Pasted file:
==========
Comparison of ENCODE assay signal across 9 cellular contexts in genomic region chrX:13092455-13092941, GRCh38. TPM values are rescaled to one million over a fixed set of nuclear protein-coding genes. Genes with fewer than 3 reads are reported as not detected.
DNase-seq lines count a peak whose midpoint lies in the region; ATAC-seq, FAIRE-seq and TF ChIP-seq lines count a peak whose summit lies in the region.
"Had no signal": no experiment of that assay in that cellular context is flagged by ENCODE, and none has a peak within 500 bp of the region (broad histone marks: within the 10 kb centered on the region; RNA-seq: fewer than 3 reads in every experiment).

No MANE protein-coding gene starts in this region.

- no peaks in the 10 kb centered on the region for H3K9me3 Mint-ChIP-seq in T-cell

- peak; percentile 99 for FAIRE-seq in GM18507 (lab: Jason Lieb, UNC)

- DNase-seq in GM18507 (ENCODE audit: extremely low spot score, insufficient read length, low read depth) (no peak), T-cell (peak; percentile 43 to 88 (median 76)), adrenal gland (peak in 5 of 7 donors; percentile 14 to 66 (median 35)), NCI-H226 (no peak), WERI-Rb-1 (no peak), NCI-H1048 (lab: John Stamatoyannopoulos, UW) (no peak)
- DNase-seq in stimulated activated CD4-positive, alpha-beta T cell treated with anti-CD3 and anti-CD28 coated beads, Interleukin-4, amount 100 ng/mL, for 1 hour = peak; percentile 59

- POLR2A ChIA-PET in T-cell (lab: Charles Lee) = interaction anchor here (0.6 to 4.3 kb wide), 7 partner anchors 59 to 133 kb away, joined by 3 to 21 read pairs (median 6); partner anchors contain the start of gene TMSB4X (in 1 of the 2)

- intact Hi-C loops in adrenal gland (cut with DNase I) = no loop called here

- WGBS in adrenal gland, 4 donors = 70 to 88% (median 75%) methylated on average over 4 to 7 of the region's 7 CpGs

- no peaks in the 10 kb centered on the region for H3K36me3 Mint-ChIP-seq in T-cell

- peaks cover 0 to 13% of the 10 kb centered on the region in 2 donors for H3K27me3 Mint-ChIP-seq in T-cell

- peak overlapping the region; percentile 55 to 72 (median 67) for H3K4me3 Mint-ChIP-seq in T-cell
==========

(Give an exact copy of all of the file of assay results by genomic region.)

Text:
Comparison of ENCODE assay signal across 9 cellular contexts in genomic region chrX:13092455-13092941, GRCh38. TPM values are rescaled to one million over a fixed set of nuclear protein-coding genes. Genes with fewer than 3 reads are reported as not detected.
DNase-seq lines count a peak whose midpoint lies in the region; ATAC-seq, FAIRE-seq and TF ChIP-seq lines count a peak whose summit lies in the region.
"Had no signal": no experiment of that assay in that cellular context is flagged by ENCODE, and none has a peak within 500 bp of the region (broad histone marks: within the 10 kb centered on the region; RNA-seq: fewer than 3 reads in every experiment).

No MANE protein-coding gene starts in this region.

- no peaks in the 10 kb centered on the region for H3K9me3 Mint-ChIP-seq in T-cell

- peak; percentile 99 for FAIRE-seq in GM18507 (lab: Jason Lieb, UNC)

- DNase-seq in GM18507 (ENCODE audit: extremely low spot score, insufficient read length, low read depth) (no peak), T-cell (peak; percentile 43 to 88 (median 76)), adrenal gland (peak in 5 of 7 donors; percentile 14 to 66 (median 35)), NCI-H226 (no peak), WERI-Rb-1 (no peak), NCI-H1048 (lab: John Stamatoyannopoulos, UW) (no peak)
- DNase-seq in stimulated activated CD4-positive, alpha-beta T cell treated with anti-CD3 and anti-CD28 coated beads, Interleukin-4, amount 100 ng/mL, for 1 hour = peak; percentile 59

- POLR2A ChIA-PET in T-cell (lab: Charles Lee) = interaction anchor here (0.6 to 4.3 kb wide), 7 partner anchors 59 to 133 kb away, joined by 3 to 21 read pairs (median 6); partner anchors contain the start of gene TMSB4X (in 1 of the 2)

- intact Hi-C loops in adrenal gland (cut with DNase I) = no loop called here

- WGBS in adrenal gland, 4 donors = 70 to 88% (median 75%) methylated on average over 4 to 7 of the region's 7 CpGs

- no peaks in the 10 kb centered on the region for H3K36me3 Mint-ChIP-seq in T-cell

- peaks cover 0 to 13% of the 10 kb centered on the region in 2 donors for H3K27me3 Mint-ChIP-seq in T-cell

- peak overlapping the region; percentile 55 to 72 (median 67) for H3K4me3 Mint-ChIP-seq in T-cell